Actually, at the core, the biggest Harvard study shows diversity on its own, tends to pit people against each other unless the increased trust. And then we can get enormous benefits out of diversity, equity, inclusion, and a host of other things. Even innovation goes up when people trust each other. Then they’ll share ideas, otherwise, they’re too scared to share ideas. What about in a classroom? How do we increase learning? There’s only one way. We have to increase trust in the content, the teacher or the psychological safety or trust of the room. How do we amplify a marketing message? We have to increase trust in that message. So we know it from the research. Number one reason people wanna leave an organization and first world countries or, or they want to work for an organization is trusted leadership. We keep seeing the data in our global study trust outlook.
If you’d like access to the trust outlook, just email us or look at the show notes. We’re gonna give you access to the trust outlook. We put out one of the most significant pieces of research on trust and leadership every year out of trust edge leadership institutes. So first of all, why trust? Because trust is the root issue for influence, for sales, for every relationship, everything of value from the greatest financial, financial institutions to every great relationship you’re in. It’s built on trust. We’ve seen this triple sales for organizations when they focus on trust. We’ve seen it change engagement and attrition by millions of dollars. And we’ve heard people say it, help them save their marriage trust. We have to see trust of the core issue as I see it. When people focus on trust, they’re focusing on the real issue as far as building culture, increasing performance or anything else.
Well, that begged the second question. Many have heard it before, but I’m gonna do a quick overview for those that are asking and have just been podcast listeners. Now, we’ve reached over 80 countries and, uh, everything from senators to senior leaders. And so how do we actually build trust? Well, I can talk about this framework for eight days straight, but there’s a framework that came out of the research of how trust is built globally. And we can contextualize this around the world, but it always comes back to these eight, I call them the eight pillars of trust, or the eight pillar framework. I’ll give you a quick overview of them. And just for context, uh, even though there is so much, so many takeaways and tactics of how we build trust under each of them. So very briefly, here they are. For many of you, this is a review for some of this, uh, some of you podcast listeners that I haven’t seen or spoken to your company or we haven’t worked with you, uh, specifically I wanna give you this overview and then we’re gonna get into a few other key ideas.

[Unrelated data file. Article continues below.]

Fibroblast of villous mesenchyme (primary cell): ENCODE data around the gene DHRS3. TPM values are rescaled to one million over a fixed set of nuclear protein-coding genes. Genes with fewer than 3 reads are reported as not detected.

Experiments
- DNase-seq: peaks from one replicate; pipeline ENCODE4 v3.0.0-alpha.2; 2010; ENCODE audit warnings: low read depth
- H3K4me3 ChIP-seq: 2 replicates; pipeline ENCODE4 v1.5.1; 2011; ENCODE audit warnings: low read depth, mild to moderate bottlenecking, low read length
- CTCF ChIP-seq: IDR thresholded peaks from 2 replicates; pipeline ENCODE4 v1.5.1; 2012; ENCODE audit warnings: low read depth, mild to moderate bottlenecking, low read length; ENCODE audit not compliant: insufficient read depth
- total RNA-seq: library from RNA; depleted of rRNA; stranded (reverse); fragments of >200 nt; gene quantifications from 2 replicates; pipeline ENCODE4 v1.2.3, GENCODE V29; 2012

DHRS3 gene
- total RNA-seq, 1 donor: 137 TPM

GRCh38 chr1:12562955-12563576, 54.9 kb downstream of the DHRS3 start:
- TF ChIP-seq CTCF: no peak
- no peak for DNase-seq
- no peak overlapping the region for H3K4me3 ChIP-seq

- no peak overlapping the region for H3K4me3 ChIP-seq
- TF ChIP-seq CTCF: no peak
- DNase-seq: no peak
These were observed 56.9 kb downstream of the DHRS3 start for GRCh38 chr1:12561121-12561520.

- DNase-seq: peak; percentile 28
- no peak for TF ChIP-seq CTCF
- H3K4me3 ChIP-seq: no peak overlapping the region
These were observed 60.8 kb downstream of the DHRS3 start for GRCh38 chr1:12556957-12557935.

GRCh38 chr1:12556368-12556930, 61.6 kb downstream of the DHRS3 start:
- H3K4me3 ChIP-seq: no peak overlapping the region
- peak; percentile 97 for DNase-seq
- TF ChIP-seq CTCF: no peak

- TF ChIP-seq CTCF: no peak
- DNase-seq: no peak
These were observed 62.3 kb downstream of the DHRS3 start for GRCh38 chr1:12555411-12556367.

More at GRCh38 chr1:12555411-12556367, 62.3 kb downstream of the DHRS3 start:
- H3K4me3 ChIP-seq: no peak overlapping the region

But how is, if trust is so important, how is it built? Well, the eight pillars of trust, number one is clarity. People trust the clear and they mistrust or distrust the ambiguous or the overly complex. It doesn’t matter if this is in strategic planning, marketing or a message from the ceo. If it’s ambiguous or you’re trying to look smart and it’s too complex, you lose clarity, which always loses trust. And most people, they don’t get the level of clarity I’m talking about more many branding and marketing experts are not clear at the level I’m talking about. So many of you have heard of our how, how, how strategy or odc or other strategies for how you get clear. You need to be about clarity. Clarity wins in the new economy. Second pillar is compassion. We trust those that care beyond themselves. That a key word that came under this pillar was intent.
We trust those that have intent beyond themselves. It, it’s, you know, it’s hard to be following someone or hard to, you know, be accountable to someone if we don’t believe they have intent or care beyond themselves. Even if they don’t care about me, they have to have some missional beyond themselves, care beyond themselves. So compassion. In fact, the most trusted person in the world to the most people is not, you know, a certain actor or even the Pope. It is in fact, mom, according to the research, because mom shows intent and care. There’s great dads out there, but by, but from the research, the most trusted person in the world is mom. Intent matters. Number three is character. We trust those that do what is right over what is easy. And we have a seven step process for how you build this into an organization.
This is something we have to build into ourselves as leaders. You know, some of the questions I ask to leaders is, would you follow you? People think they have all their character built by 12 years old, and that’s a false psychology. Your company, your organization, your team, and you as an individual, you’ll, you are moving toward or away from higher character every single day. And you, if you’re leading your organization or team, must be the culture keeper. And you must continually think about this pillar of character. The next pillar is competency. We might think character is important. Of course, it’s foundational where trust is concerned, but we trust those that have a high character, but they, they have to be competent. I might trust you to, you know, take my kids to the ballgame because of your character compassion. That does not mean I will trust you to give me a root canal.